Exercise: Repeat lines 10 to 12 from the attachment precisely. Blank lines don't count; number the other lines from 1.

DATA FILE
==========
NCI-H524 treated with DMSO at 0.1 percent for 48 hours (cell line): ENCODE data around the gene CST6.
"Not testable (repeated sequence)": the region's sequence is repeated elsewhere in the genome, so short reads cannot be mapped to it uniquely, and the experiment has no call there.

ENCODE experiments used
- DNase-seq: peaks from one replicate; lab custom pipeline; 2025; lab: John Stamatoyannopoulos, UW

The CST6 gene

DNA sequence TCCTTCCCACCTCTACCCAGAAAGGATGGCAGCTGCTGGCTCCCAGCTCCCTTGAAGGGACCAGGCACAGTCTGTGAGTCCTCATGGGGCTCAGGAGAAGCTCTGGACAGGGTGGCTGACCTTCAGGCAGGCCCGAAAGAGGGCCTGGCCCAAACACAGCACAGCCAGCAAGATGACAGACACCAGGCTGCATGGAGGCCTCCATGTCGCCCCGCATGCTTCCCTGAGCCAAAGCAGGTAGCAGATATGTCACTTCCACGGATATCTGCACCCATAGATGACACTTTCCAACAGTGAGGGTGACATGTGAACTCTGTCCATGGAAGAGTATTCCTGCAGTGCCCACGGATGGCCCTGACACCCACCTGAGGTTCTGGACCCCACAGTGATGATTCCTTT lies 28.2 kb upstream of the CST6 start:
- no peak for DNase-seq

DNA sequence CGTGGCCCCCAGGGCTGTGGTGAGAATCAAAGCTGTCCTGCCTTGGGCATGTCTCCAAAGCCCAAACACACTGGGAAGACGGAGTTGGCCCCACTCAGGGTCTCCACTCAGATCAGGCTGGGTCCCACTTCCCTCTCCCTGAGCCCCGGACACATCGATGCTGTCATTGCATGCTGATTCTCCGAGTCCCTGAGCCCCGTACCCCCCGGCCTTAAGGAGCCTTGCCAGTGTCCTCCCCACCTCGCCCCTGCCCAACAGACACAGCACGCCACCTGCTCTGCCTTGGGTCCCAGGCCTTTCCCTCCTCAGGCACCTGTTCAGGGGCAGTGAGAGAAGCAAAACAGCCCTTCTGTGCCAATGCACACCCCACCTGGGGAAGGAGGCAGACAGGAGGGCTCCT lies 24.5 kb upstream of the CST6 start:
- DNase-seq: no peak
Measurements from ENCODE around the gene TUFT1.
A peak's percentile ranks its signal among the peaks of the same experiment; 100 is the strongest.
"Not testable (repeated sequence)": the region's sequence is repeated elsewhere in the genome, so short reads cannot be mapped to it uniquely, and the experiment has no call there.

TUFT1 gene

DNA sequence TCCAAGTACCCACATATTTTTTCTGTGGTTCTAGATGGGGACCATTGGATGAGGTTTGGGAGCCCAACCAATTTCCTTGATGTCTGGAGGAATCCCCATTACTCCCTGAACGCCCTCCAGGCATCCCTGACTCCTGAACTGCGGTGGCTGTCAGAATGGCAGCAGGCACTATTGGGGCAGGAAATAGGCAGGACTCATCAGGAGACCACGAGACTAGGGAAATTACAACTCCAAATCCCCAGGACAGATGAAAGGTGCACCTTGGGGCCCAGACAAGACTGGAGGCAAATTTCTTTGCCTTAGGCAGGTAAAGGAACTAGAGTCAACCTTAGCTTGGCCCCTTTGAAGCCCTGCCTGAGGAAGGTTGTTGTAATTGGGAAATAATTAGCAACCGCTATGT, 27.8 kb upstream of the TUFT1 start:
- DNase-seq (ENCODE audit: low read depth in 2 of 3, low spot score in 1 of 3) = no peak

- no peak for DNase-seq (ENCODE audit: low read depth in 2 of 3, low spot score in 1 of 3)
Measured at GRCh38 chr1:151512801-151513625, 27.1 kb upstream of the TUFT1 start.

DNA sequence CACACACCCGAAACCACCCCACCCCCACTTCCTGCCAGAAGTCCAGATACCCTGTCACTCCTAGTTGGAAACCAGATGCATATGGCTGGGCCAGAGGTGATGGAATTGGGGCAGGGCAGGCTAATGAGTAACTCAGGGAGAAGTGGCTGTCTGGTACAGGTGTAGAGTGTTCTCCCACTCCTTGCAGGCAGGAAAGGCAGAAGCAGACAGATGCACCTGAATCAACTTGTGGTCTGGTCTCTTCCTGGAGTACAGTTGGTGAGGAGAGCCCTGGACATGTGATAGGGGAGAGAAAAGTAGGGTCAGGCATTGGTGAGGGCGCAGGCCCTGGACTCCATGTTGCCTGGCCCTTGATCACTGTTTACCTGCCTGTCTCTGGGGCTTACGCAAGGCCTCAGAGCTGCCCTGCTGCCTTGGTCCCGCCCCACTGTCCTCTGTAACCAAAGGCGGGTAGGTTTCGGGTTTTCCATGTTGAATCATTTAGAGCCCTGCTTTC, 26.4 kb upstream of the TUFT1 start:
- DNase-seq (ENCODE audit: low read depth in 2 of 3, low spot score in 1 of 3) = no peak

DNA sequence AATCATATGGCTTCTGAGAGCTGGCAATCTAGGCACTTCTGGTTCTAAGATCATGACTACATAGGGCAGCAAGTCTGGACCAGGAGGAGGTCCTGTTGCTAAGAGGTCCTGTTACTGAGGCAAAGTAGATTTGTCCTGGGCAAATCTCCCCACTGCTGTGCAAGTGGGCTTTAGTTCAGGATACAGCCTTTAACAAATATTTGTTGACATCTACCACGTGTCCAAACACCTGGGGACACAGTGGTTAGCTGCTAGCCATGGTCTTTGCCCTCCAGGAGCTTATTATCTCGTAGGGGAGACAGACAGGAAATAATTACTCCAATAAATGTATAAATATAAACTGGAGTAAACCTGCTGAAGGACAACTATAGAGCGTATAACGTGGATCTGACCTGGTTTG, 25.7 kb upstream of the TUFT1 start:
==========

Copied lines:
Measurements from ENCODE around the gene TUFT1.
A peak's percentile ranks its signal among the peaks of the same experiment; 100 is the strongest.
"Not testable (repeated sequence)": the region's sequence is repeated elsewhere in the genome, so short reads cannot be mapped to it uniquely, and the experiment has no call there.